But if you keep fighting the outcome, via law suits and such, you testify to your dismissal of democracy in favor of something else — say, judicial intervention, some kind of higher law that democracy must not abridge, whatever.

Not that there is that much wrong with judicial intervention, as far as I can tell.  After all, the US Supreme Court interferes often when Congress or some other political body acts in defiance of the US Constitution, thus testifying to the conviction that there are some things that are way beyond the reach of the democratic process.

And few folks think it would be OK to, say, vote the Mooney church out of existence or to vote to shut down the New York Times.  That is because the US Constitution protects church and press from democratic meddling, no matter how eager the majority of the people are to meddle.

 

Leaving Matters to Popular Vote – When Convenient

One of the mainstays of the liberal democrats, mainly members of the Democratic Party of the United States of America, has been that in most matters we should leave decisions up to a vote.

We should vote on whether smoking is to be allowed in restaurants, how much money is too much when given to political candidates, whether zoning ordinances are to be enacted, how high taxes should be, how to run public schools, and so forth and so on.

Not OK by me, of course, but notice that it isn’t OK even by those who champion the “democracy uber alles” theme.  The process seems to be kosher only until things don’t quite go the liberal democratic way.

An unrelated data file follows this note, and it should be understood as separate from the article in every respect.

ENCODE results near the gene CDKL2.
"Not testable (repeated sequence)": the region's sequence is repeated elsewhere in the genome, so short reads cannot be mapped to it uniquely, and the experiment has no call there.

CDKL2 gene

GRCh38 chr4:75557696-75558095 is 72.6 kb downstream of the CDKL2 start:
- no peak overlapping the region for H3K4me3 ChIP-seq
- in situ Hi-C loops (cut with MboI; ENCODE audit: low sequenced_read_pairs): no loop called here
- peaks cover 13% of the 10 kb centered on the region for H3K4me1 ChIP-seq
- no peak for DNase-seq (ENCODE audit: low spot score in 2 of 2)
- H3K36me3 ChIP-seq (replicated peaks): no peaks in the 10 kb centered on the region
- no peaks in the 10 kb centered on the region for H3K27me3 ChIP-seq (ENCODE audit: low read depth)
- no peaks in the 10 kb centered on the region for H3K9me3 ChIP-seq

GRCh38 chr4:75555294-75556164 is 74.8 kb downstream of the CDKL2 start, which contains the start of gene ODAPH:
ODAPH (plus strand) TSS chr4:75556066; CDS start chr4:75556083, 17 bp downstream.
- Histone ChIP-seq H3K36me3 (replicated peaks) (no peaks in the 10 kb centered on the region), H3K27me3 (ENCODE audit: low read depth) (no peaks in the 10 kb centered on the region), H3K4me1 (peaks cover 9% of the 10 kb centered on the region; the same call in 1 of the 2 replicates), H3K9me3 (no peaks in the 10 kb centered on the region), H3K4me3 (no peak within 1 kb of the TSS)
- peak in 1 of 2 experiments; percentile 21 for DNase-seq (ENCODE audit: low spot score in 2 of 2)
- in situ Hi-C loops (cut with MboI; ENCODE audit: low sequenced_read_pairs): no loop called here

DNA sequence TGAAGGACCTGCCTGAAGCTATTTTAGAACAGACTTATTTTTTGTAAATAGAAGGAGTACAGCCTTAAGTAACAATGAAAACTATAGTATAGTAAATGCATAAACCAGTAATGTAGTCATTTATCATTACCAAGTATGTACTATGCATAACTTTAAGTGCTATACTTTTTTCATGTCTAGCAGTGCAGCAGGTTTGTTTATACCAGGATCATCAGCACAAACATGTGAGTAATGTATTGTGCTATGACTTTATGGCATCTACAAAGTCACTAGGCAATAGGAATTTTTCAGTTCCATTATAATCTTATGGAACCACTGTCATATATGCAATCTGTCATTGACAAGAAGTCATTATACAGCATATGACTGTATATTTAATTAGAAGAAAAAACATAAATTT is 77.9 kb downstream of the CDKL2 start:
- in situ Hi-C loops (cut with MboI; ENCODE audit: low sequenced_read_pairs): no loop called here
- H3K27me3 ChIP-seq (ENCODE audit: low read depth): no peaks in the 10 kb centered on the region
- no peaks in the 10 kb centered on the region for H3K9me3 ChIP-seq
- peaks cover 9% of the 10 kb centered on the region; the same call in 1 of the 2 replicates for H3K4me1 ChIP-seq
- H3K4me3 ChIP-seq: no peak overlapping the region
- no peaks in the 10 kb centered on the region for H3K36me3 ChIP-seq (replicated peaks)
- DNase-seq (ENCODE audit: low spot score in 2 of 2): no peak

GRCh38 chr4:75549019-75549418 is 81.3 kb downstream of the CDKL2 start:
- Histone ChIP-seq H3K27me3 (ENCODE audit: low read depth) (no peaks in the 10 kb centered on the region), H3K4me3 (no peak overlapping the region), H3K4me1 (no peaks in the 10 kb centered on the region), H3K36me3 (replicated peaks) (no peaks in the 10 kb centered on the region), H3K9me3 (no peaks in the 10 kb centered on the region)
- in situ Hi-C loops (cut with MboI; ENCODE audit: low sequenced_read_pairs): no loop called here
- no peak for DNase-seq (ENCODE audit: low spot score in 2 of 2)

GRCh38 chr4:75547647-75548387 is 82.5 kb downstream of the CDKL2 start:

The flack over Proposition 187 was a wonderful case in point.  Just how hypocritical can you get!  Be a fervent supporter of people power except when people do not like what you like.  Then suddenly people power sucks.

I guess California’s majority will have to pick and choose some other issue on which to unite in order to fend off the duplicitous legalism of liberal Democrats.  I am sure there will be no problem with voting away private property rights, voting for massive government intervention in practically any area of human life, voting for extensive government regulation of business, medicine, and so on.

 

BastiatFrederic Bastiat had the right idea about socialist statism and the associated legalism. Generally speaking one could state that statism gives you “laws”, but not justice. To the extent that State power expands, the power of society is diminished.

 

But if there is a successful vote to rid the community of the expanding tyranny of government, the liberal democrats suddenly aren’t democrats any more.

It just goes to show you.  In their hearts of hearts most democrats are never really democrats at all but merely opportunists who make use of the power of the majority over the minority’s rights.  But should the majority not wish to go along with this plan, well down with democracy — it is the enemy of higher principles in which democrats believe only sporadically, however.

 

Addendum by PT:

As noted above, Ms. Pelosi, presumably unwittingly, channeled satirists and cartoonists of the 1930s and 1940s. In a joke appearing in the August 14, 1937 issue of the New Yorker, an anonymous author wrote (hat tip to Ben Zimmer of the Language Log):

 

“The wages-and-hours bill has become so complicated that it is a mystery to everybody in Washington. Congress will have to pass it to find out how it works.”

 

 

ofallthingsCopy of the actual “Of All Things” joke as it appeared in the New Yorker, Aug 14, 1937

 

The joke made a reappearance in a “Grin and Bear It” cartoon by George Lichty in the Mar. 12, 1947 issue of the Los Angeles Times:

 

grinandbearit“I admit this new bill is too complicated to understand….we’ll just have to pass it to fin out how it works!” – the “senate committee on new legislation” in action.